The first way to start narrowing down your USP is to make a list of all the things you do that are unique in your industry. This is brainstorming time, so don’t censor yourself – just make that list. If you’re in what you fear might be a heavily saturated industry, think about some small things you do that help you stand out. Look through your process of getting customers, engaging customers, and the post customer relationship. Is there anything you do that is unique for your industry or worth being highlighted?

 

How to narrow down your unique selling points

One of the best ways to narrow down what sets you apart in your industry is to ask yourself this question: What problem do I solve for my clients? For some businesses, this will be an obvious answer such as anything in the health and wellness fields. If, however, you’re involved in a business that seems to be less about a big issue, there are still ways you can help your clients.

For example, let’s say you created a game app. While your game might not solve a health concern or help them run their business, what does it do? Does playing your game increase brain power? Is it good for laughs? Can you connect with friends all over the world? Whatever the benefits are, just write them all down.

If you work in a standard service based industry like accounting, real estate, or web design, is there some piece of your process that your client would find unique? A quick note: You don’t have to be the only one doing whatever your special something is. You just need to put it out there as part of your process. What are you doing that either your competitors aren’t doing or aren’t talking about?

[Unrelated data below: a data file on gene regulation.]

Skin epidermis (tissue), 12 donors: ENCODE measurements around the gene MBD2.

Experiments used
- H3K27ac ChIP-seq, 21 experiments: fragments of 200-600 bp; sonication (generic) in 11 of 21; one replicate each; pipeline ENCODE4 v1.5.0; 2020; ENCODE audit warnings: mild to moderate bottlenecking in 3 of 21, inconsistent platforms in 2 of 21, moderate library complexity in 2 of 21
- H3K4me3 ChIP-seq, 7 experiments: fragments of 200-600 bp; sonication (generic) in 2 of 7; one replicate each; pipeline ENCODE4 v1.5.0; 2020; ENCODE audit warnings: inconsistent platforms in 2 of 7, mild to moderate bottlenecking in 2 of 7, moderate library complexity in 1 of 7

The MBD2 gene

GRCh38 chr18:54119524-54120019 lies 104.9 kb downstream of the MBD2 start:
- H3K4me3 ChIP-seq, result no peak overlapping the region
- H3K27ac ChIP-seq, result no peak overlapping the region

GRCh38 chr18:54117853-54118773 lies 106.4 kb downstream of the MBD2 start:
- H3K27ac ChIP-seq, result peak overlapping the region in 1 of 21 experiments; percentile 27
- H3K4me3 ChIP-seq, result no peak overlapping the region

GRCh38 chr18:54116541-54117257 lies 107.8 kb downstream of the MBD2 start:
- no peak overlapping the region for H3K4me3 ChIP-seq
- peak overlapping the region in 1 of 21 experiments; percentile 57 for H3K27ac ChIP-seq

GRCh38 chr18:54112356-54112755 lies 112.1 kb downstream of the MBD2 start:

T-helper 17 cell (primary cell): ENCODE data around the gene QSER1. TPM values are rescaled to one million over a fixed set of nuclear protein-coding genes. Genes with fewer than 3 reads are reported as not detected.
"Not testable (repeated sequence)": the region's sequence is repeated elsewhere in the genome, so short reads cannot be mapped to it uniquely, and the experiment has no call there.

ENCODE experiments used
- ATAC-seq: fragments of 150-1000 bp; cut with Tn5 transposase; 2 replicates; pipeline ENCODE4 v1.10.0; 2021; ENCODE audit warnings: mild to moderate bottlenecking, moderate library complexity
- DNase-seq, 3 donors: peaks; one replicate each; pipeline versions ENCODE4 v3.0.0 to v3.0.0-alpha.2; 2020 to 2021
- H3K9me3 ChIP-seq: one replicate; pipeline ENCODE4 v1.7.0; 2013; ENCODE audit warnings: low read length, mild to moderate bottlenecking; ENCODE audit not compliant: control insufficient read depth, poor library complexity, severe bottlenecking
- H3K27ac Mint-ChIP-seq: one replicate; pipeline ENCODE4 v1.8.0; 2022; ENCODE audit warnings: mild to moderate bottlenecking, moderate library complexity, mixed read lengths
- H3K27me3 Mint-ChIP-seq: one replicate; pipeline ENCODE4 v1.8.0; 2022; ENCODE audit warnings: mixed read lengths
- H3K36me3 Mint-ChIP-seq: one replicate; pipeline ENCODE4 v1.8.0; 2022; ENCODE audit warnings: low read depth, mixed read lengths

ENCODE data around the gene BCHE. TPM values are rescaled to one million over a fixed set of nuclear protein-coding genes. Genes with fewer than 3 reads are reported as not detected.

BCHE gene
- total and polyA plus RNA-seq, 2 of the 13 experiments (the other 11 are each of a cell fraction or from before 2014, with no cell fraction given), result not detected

Ask your customers what sets you apart

If you are still struggling to figure out what sets you apart you might try asking your existing clients or customers for some feedback. If you’re new in business, you might not be able to do this just yet, but if you’ve had your business for a while and have even just a handful of happy customers, this can be a great way to figure out what you do best.

Sometimes when we’re too close to something it’s hard to pick out specific details. For example, in my own business as a writer I asked my customers what they appreciated most about what I do. While I had an idea about what made me stand out, several of them pointed out that I was great at helping them create and implement a brand voice that worked for their business. After hearing this feedback from several clients it became clear that this was part of my USP.

Finding out what clients think of you isn’t difficult at all, just reach out and ask them what it was that they enjoyed most about working with you. If you’ve already created your own list of ideas, you may find that it corresponds to what you were already thinking, or you may end up finding a few surprising things that you didn’t even realize mattered to your customers.